LAWSON: To start, as you send your child to college, she needs to be in a church that preaches the Word of God so she has an anchor point while she is in school being bombarded with secular lies. She needs to be hearing the truth, the whole truth, and nothing but the truth coming from the pulpit on a regular basis.
When I sent my four children to college, the first negotiating point was that they would attend a church that preached the Word of God while they were in college and that they would continue to be under the influence they had been under for the last eighteen years. As we made the choice for our children, that was number one on the list.
So, I would start with being part of a church. I think it’s God’s design to be in the local church and to hear the preaching of the Word of God so that there would be a continual flow of sound doctrine and strong theology being built into my child’s life.
NICHOLS: Send her to Reformation Bible College.
FERGUSON: However, one does it—and I don’t think it needs to be done necessarily in the old way—we should be teaching the Shorter Catechism. That is not because it’s Presbyterian, but because part of its genius is the way in which it teaches youngsters to think from first principles. There is almost a complete absence of that in the world in which we’re living.
Those going to college who have learned from the inner logic of catechetical teaching that takes you back to first principles and teaches you how to work from first principles to conclusions will inevitably think much more clearly than their secular friends. They’ll be able to penetrate through the reasonings of both friends and professors because they know their own first principles and are dealing with a generation that has no idea that there actually are any first principles.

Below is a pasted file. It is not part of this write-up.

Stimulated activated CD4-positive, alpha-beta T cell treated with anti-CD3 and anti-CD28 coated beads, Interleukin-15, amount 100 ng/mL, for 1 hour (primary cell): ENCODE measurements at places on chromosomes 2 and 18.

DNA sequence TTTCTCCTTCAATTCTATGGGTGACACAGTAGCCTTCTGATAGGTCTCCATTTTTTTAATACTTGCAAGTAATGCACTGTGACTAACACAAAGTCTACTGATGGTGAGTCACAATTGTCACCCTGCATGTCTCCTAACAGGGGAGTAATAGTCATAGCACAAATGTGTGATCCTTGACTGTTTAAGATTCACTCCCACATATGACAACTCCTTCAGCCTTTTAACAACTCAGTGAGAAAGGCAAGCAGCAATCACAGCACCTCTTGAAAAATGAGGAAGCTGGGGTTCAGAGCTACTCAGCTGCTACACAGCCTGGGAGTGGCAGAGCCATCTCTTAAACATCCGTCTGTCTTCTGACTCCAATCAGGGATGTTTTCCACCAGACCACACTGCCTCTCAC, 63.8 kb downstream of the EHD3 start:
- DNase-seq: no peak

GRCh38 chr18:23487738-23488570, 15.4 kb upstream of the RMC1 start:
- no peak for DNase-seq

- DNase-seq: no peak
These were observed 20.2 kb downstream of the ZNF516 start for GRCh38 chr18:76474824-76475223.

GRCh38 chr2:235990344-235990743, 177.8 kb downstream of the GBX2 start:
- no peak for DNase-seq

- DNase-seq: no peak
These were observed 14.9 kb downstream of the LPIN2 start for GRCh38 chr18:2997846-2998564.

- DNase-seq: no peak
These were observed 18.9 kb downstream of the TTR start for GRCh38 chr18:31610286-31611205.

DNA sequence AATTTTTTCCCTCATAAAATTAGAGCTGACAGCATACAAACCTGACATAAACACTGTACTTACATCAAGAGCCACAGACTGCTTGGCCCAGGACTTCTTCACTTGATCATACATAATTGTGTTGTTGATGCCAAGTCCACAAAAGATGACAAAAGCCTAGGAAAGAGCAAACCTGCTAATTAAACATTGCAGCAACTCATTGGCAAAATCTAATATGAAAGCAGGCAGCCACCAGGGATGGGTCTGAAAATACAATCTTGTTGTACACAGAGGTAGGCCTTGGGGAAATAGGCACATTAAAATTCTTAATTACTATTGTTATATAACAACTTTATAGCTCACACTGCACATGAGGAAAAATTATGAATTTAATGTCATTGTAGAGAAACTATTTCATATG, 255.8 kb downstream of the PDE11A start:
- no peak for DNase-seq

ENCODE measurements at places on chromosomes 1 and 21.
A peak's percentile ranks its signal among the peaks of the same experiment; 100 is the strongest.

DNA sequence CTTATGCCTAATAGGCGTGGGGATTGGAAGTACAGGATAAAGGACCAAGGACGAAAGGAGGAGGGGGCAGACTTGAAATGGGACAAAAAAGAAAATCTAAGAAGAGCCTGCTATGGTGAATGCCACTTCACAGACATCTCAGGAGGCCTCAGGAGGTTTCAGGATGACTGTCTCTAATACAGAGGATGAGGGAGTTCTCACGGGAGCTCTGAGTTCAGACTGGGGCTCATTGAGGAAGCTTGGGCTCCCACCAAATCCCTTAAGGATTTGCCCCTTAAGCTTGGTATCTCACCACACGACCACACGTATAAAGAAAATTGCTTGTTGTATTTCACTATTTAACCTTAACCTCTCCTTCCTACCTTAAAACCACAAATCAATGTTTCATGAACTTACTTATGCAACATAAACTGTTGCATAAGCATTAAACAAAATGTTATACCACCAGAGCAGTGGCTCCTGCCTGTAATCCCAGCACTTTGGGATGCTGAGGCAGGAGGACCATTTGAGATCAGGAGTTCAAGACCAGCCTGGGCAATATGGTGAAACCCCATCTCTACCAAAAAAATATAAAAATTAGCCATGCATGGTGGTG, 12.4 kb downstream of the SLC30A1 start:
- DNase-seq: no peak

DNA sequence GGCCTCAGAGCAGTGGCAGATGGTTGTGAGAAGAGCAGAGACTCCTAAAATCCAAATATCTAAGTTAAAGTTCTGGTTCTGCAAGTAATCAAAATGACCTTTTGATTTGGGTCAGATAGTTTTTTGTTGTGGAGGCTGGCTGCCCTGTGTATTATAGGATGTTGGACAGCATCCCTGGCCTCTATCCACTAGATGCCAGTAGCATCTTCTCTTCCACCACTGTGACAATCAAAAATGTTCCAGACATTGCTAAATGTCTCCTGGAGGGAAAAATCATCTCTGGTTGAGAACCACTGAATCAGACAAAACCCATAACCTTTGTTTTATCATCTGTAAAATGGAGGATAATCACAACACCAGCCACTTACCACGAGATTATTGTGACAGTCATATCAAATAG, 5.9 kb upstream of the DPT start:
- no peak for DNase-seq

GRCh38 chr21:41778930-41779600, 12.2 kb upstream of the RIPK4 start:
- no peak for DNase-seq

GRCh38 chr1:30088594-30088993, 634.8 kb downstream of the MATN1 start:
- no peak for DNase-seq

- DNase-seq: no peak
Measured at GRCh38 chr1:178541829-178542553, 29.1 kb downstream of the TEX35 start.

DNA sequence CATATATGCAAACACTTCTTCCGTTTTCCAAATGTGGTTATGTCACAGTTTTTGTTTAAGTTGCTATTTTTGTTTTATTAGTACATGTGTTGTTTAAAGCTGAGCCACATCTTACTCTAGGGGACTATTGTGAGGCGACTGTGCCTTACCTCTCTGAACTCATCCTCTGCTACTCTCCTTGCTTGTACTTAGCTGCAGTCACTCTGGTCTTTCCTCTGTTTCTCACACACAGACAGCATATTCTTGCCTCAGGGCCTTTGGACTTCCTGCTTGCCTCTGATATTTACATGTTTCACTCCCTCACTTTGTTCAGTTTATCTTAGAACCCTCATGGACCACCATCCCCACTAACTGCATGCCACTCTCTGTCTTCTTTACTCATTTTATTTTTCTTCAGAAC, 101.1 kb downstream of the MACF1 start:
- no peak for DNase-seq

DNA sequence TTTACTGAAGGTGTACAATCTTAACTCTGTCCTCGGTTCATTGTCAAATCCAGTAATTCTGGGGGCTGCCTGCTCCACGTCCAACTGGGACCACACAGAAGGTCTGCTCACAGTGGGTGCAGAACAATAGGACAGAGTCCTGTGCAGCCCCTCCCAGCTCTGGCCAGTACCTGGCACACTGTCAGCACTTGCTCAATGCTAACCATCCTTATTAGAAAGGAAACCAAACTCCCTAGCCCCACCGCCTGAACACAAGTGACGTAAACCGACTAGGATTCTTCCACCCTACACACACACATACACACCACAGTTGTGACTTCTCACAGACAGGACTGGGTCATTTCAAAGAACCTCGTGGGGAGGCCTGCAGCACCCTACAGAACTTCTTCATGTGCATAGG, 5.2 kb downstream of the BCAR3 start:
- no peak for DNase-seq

There are many other helps, but our youngsters need to learn a countercultural approach to life. Everyone has first principles, but not everyone knows they have these first principles, nor is everyone willing to admit them. However, the person who knows and is anchored in their first principles is in an enormously well-defended intellectual position to be able to reason through all secular philosophy. That seems to be more important than burdening your children with multitudes of books about how to deal with secular philosophies they will be taught at university.
This echoes the raison d’etre of elements in Ligonier’s ministry. The biggest need is to be able to learn how to think biblically. Why is it that this tiny country produced individuals who were thought leaders in so many disciplines in the eighteenth and nineteenth centuries? There is one thing that they all had in common: they had all learned to think from first principles. They all knew what the real questions were, and they learned in every discipline to penetrate to the first principles and then draw out the applications. This is a tremendous strength in our Reformed tradition.